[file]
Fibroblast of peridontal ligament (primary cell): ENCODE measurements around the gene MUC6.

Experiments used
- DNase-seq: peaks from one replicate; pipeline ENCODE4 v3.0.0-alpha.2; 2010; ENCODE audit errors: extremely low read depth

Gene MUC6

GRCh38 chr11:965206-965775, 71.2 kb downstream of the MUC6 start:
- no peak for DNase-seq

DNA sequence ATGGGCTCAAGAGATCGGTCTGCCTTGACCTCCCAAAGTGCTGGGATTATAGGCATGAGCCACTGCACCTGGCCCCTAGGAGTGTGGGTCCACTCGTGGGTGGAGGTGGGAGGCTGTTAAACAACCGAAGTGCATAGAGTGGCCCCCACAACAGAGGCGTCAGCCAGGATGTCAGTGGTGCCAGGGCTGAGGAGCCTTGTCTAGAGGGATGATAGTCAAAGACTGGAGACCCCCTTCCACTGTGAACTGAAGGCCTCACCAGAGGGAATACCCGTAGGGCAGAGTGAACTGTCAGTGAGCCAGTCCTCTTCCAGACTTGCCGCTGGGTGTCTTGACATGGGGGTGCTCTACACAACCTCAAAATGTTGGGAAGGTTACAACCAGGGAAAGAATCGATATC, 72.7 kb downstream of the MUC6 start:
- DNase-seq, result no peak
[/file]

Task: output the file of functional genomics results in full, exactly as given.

Fibroblast of peridontal ligament (primary cell): ENCODE measurements around the gene MUC6.

Experiments used
- DNase-seq: peaks from one replicate; pipeline ENCODE4 v3.0.0-alpha.2; 2010; ENCODE audit errors: extremely low read depth

Gene MUC6

GRCh38 chr11:965206-965775, 71.2 kb downstream of the MUC6 start:
- no peak for DNase-seq

DNA sequence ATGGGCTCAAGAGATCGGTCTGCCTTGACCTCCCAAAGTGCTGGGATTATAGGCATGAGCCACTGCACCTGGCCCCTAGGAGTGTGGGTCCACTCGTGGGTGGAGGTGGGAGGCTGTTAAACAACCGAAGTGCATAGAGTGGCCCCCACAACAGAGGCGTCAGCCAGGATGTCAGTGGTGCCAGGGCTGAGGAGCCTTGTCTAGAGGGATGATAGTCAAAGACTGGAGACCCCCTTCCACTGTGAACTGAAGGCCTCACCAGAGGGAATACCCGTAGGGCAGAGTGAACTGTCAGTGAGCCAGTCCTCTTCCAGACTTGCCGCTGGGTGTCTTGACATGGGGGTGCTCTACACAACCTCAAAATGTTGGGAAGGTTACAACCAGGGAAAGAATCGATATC, 72.7 kb downstream of the MUC6 start:
- DNase-seq, result no peak